As always, if we're connected on LinkedIn, I will gladly forward any job connection request to anyone else in my network that I can help you reach.

Premium Neat Stuff

With as much free stuff as there is out there, I don't buy a whole lot when it comes to books. There's more than enough to read every single day. Thus, if I do buy a book, it's come highly recommended to me or I've had a chance to skim it in the library or online. As such, my recommended reading list is very, very short but impactful. Here's what's in my Kindle as of late and why.

  • Mastering the Complex Sale by Jeff Thull. If you're in B2B marketing or sales and this isn't your bible, then to be blunt, you're doing it wrong. Thull's book is a masterpiece on how to sell effectively, especially with complex products and services.
  • Strategy and the Fat Smoker by David Maister. David's an incredible writer and his works are always worth reading, full of dry wit and usable information.
  • Endgame by John Mauldin. Mauldin's one of the top shelf investment guys out there and his book is an eye opener. It's mandatory reading if you want the biggest possible picture of where things are going.
These three books should hurt your head, have you madly scribbling notes, and make you rethink a lot of what you're doing. That's my criteria for things I'm going to drop personal cash on - it's stuff that should make me sit down and seriously reconsider reality as I know it. Take note that only one is directly about marketing, even though I'm a marketing guy. Most of the really profound insights I get come from outside the marketing field.

Neat Stuff

Every month, I share some things that have come across my desk that are worth noting, either things I've found on my own or things people have sent me.
  • I'm using a program called Scrivener to write this month's newsletter as an experiment. It's a Mac writing program that makes it equally easy to create web pages, eBooks, etc. I've truly fallen in love with it, mostly because it helps keep me organized while writing longer-form stuff. For example, I've got all of my research notes in here as I write this newsletter, which keeps everything at hand. You'll find it in the Mac App Store.
  • Have you played with Google's Search Stories? If not, you should. It's wonderfully fun and makes some pretty compelling videos. The catch, of course, is that if you're writing a marketing message, your search story needs to end with your site as the message, so if you don't rank #1 for something, anything, it's not going to be helpful.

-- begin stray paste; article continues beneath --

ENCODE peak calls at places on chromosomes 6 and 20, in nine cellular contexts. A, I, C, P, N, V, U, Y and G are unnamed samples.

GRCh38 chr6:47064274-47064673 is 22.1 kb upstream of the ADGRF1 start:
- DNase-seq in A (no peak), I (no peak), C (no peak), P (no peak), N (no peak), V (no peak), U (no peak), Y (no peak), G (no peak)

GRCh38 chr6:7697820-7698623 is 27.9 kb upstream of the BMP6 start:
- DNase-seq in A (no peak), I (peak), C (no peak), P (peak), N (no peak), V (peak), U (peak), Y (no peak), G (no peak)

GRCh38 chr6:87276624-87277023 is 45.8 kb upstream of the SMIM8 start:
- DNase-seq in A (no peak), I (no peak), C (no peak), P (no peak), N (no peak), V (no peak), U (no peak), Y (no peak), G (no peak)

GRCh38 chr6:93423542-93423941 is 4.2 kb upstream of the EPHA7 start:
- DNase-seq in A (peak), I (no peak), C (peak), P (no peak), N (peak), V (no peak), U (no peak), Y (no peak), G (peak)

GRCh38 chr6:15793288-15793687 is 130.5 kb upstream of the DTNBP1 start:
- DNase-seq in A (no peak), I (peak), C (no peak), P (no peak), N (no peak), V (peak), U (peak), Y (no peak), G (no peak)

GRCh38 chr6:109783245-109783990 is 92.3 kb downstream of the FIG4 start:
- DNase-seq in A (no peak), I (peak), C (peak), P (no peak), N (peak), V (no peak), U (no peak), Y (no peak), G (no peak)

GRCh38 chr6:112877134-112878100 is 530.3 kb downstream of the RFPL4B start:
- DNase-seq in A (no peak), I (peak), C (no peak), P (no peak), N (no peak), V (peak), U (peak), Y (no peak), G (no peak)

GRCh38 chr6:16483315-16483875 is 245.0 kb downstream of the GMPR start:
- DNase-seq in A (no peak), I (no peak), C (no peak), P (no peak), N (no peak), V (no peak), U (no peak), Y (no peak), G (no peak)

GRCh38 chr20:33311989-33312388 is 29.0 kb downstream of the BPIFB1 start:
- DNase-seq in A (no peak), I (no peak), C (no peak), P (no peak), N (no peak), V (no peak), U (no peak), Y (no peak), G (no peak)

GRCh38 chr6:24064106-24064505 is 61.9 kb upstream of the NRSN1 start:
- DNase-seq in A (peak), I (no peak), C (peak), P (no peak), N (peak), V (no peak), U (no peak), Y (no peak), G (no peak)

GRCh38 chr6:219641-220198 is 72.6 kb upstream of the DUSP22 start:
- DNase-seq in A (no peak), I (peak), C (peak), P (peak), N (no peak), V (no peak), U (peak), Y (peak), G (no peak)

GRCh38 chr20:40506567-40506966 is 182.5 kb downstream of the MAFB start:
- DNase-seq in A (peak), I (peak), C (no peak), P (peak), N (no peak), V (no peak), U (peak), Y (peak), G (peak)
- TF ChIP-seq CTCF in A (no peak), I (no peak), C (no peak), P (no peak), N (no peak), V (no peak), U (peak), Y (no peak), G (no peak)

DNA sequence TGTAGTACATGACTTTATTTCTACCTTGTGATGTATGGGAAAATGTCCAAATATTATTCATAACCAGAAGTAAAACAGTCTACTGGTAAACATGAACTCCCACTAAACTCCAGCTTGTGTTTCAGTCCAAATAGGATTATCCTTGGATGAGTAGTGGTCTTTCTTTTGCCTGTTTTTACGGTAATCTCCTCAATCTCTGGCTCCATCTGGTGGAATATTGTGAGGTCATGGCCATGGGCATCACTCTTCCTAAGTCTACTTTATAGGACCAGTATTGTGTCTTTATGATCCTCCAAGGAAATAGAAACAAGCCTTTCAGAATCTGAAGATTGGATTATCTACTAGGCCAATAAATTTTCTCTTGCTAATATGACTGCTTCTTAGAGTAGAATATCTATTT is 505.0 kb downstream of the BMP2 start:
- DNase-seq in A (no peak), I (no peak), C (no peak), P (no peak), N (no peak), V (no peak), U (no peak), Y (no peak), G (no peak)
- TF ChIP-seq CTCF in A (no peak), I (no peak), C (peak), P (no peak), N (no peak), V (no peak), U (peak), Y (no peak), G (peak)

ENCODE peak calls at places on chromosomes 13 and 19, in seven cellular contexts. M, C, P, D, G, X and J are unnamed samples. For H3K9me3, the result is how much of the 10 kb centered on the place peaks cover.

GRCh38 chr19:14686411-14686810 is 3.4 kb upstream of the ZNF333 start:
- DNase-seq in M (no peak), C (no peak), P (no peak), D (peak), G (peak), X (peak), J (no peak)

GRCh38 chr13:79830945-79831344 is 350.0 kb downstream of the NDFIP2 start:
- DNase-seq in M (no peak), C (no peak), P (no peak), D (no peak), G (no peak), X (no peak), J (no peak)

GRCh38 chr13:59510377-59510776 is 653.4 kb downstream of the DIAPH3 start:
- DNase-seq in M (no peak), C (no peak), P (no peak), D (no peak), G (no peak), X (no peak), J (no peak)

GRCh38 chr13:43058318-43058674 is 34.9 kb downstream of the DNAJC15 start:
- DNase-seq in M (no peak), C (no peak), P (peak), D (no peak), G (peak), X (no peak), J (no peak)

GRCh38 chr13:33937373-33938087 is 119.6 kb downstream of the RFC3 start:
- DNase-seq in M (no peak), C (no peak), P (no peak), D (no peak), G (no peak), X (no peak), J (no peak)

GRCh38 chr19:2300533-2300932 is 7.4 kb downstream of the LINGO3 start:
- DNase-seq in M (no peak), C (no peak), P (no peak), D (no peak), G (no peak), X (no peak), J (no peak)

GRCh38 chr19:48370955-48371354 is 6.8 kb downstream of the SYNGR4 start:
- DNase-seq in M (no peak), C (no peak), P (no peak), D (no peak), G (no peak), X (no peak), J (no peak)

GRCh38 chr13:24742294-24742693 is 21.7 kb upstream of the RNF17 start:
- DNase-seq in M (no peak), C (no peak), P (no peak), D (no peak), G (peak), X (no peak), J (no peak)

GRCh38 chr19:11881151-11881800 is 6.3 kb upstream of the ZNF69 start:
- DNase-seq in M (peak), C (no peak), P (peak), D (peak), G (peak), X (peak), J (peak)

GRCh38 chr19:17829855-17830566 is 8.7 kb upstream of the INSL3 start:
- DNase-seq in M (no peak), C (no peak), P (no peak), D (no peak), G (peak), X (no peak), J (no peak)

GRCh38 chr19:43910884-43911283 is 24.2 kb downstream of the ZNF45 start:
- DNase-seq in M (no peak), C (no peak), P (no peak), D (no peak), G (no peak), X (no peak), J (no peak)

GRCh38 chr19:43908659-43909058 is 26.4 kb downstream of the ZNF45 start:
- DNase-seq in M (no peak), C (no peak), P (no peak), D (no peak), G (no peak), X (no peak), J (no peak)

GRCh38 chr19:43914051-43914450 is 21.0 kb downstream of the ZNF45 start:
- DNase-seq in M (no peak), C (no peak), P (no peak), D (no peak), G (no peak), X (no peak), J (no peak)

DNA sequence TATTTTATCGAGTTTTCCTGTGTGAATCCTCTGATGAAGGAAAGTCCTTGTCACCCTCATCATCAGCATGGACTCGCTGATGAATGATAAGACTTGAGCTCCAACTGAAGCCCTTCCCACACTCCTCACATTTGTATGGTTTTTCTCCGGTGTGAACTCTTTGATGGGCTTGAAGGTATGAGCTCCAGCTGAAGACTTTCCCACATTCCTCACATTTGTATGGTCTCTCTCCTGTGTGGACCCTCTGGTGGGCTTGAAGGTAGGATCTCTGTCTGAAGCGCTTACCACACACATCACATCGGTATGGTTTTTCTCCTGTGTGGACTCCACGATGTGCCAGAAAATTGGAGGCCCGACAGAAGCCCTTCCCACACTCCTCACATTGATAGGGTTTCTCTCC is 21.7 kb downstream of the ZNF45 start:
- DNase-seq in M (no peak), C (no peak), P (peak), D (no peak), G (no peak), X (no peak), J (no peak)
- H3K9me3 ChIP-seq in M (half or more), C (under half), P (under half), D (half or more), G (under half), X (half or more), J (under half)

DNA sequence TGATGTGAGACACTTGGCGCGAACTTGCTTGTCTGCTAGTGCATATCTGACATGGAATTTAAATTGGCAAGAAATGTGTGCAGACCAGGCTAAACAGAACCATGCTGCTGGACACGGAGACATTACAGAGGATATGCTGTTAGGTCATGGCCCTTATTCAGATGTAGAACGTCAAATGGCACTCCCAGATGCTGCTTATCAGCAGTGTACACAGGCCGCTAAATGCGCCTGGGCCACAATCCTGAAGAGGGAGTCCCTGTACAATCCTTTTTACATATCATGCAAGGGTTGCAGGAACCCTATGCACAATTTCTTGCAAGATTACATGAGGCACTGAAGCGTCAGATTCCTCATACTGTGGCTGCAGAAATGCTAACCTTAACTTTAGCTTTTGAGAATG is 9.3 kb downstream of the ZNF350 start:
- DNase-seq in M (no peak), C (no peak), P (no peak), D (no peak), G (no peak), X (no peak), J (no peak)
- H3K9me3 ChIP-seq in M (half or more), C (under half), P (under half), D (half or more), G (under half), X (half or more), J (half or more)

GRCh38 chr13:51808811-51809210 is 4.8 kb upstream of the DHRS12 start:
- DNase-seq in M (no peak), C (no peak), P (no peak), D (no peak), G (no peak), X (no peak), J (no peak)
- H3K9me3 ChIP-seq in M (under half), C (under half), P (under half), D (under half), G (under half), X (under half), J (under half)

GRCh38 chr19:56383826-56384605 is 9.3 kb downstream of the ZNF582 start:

• At nearly every social conference I've been at, someone has asked how to save and archive Tweets. If you want to do it yourself, YourTwapperKeeper is the software to do it with. You install it on your own server (or have them host it for a fee) and then you get rich data collected about any trackable piece of text, from words to user names to hashtags.
  • Following the markets? CNBC's iPad app is available and has real-time data. It's terrific to keep running on your iPad and a lot quieter than having the television on.
  • A few people have asked me about the theme I'm using on my blog. It's called Aggregate, and is available from Elegant Themes. It's $39/year for any of their themes (which is handy if you change themes as often as I do). Affiliate link! The theme was customized and deployed by the outstanding Wordpress expert, Michelle Wolverton.
  • One of my favorite tools is TweetAdder. I use it to seamlessly manage Twitter audiences, doing a lot of the manual stuff automatically, slowly, and methodically. Check out the June newsletter for more tips on how to use it smartly.

Shameless Plug: Buy My Book

Marketing White Belt book cover I published a book on Amazon and B&N called Marketing White Belt: Basics for Digital Marketers. My motivation for writing the book was noticing that a lot of people have found themselves in digital marketing roles with little or no marketing background at all. We come from social media or technology or fresh out of school and are expected to be full-fledged digital marketers, expected to be able to generate impressive results by managers who don't fully understand marketing themselves.